CATASTROPHIC CARE. If we want to provide some level of government-supplied, universal coverage, without making conservatives feel like we're being nanny-statish, why not aim up here, where people can really suffer? Provide a high-deductible, catastrophic insurance policy free of charge (i.e., paid for by our taxes) to all citizens, so that if something horrible happens, it doesn't wipe out people and their families. With a pool as large as Everyone, it ought to be a reasonably cheap policy to create, maintain, and fund.

IN-BETWEEN IS UP FOR GRABS. In between quickie nurse visits and cancer surgery is a wide territory, and this is where the rich can buy their boutique insurance policies, those of us with families or chronic conditions or whatever can hope for good policies from our employers (which can still be a selling point in job recruitment), those of us who are young and healthy can go without if we so choose (to Coulter's point), and the poor can get some kind of government assistance a la Medicaid. I would think that insurance companies would be able to craft some kind of in-between-y policies like this that are attractive to people who need them and reasonably inexpensive for employers, since the scope of services covered would be much narrower.

I welcome your thoughts, you 2.5 people who read this.

Wednesday, July 1, 2009

Brains are Funny Things

It was a grey and overcast morning here in southern Arizona--a rare event. Being a Yankee by birth and an autumnal kind of person by disposition, I tend to fall into a reflective mood on cool and cloudy mornings like this--sometimes wistful, sometimes melancholy. But even that doesn't explain the weird thing that happened to me this morning.

I started the day alone with Thing 2, who slept in bed with me, most of the night, after a bad dream. Thing 1 is off on an adventure in the Galapagos Islands with his grandfather, and The Wife spent the night in nearby hotel, either to have some horribly tacky affair or to finish the novel she's writing.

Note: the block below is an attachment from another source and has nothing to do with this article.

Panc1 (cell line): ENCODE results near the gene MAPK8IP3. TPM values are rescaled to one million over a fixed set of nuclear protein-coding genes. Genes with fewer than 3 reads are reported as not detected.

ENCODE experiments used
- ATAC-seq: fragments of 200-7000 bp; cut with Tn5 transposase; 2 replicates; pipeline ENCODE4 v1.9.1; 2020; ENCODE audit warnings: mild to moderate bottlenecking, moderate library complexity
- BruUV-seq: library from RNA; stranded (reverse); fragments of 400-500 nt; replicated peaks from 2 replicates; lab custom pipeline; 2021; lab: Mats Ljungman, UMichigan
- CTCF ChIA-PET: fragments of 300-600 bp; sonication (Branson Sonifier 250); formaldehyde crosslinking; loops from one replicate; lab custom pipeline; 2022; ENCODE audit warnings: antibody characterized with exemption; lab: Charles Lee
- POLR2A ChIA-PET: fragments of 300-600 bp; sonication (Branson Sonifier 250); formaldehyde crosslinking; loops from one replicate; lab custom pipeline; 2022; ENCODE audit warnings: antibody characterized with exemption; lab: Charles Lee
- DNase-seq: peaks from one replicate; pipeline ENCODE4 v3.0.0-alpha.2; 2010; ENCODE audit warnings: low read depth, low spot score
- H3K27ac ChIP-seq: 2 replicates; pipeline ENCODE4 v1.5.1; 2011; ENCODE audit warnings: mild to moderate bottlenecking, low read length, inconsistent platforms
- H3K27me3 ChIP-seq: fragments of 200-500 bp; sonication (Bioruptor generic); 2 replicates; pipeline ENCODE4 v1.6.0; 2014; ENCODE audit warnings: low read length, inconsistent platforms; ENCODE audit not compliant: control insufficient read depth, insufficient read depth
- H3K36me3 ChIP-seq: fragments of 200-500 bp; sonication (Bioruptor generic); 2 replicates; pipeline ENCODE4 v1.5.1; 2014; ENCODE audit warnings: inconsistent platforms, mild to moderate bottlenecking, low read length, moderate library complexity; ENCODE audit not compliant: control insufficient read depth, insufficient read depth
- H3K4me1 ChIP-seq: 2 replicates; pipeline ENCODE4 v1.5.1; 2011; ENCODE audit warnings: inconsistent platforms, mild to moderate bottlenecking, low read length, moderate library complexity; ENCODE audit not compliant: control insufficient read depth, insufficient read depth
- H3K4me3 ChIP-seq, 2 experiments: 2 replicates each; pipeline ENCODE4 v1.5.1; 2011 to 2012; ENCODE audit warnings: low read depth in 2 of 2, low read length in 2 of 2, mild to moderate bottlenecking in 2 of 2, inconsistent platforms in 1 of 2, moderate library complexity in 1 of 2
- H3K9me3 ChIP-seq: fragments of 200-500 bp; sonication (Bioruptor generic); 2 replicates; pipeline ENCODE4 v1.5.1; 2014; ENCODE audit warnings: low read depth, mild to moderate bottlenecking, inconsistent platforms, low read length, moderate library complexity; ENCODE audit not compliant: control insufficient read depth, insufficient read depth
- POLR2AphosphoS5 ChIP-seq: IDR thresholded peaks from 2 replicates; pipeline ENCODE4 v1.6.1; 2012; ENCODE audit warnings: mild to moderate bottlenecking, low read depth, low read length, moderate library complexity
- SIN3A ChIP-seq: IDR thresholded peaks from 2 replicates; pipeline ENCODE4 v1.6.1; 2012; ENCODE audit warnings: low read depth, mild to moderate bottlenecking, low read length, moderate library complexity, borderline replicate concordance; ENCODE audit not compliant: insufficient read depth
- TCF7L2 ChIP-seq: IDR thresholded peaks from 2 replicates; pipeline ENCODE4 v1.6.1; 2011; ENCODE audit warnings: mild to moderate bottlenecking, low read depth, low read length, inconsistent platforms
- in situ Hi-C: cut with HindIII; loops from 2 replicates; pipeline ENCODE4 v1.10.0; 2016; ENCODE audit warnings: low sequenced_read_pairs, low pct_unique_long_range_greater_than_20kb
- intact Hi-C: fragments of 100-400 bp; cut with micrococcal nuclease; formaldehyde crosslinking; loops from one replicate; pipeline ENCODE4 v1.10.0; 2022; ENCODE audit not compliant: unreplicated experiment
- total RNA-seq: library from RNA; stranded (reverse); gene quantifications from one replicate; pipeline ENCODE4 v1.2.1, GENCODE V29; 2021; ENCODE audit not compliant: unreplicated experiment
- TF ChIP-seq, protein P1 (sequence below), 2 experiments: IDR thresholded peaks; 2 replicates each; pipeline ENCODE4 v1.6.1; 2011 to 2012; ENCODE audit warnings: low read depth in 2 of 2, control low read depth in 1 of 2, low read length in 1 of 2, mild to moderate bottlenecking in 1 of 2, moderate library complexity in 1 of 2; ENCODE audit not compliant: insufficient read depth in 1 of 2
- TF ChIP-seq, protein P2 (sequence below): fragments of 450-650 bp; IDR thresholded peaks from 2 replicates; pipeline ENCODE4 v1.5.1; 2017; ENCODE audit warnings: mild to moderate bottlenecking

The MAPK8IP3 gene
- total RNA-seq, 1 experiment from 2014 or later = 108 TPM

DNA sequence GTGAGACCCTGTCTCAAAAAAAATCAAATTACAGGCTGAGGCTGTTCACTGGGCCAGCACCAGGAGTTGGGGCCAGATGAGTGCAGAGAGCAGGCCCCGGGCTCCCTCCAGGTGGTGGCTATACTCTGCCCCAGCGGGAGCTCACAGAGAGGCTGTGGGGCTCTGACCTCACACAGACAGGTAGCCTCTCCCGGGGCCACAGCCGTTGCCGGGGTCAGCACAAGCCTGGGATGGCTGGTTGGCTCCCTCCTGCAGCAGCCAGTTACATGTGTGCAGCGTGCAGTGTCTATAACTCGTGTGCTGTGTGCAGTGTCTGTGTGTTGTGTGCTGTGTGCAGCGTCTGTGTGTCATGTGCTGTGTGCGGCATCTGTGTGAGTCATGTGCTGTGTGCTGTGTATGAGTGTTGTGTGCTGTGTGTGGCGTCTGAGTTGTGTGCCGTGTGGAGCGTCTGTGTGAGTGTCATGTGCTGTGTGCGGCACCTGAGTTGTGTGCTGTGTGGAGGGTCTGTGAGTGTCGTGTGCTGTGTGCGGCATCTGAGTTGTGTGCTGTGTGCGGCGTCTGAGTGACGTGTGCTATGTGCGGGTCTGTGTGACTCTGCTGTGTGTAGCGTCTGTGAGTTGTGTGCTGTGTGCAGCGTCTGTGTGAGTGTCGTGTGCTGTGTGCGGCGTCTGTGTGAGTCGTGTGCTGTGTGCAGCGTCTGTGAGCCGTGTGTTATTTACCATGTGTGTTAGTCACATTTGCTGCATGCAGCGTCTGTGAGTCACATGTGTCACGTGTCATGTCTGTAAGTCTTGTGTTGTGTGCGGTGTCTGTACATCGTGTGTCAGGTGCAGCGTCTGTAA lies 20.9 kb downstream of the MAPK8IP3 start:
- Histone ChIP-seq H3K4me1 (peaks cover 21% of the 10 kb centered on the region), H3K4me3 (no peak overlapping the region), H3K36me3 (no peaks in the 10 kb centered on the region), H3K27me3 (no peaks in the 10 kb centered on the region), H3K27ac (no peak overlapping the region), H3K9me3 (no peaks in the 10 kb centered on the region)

Thing 2 was in a jolly mood, watching Sponge Bob while I sat on an early morning conference call, and then trotting out to the car when called, his new stuffed animal in tow (in a cardboard box he's using as a bed, with a pillowcase for a blanket). We drove him to preschool/camp, listening to NPR and yakking happily away.

After I dropped him off, as I was driving home, a flood of memories washed over me--unbidden, unpredicted, and out of nowhere. All of a sudden, I was remembering a play that I wrote and directed back in college--26 years ago. As if some long-locked door had suddenly swung open, I could see entire scenes play out in my head--specific lines of dialogue, costumes that people wore, and songs--entire songs, line after line of the lyrics I wrote--things I hadn't thought about in...well, in close to 26 years, honestly.

Where did it all come from? What triggered that flood of memories? I have no idea. And HOW? How is it possible that such incredibly detailed memories reside inside me somewhere, fully accessible and present if the right key trips the lock?

Bits and pieces of the play have lingered with me all morning--more lyrics trickling into my head as the hours go on.

It's all very strange.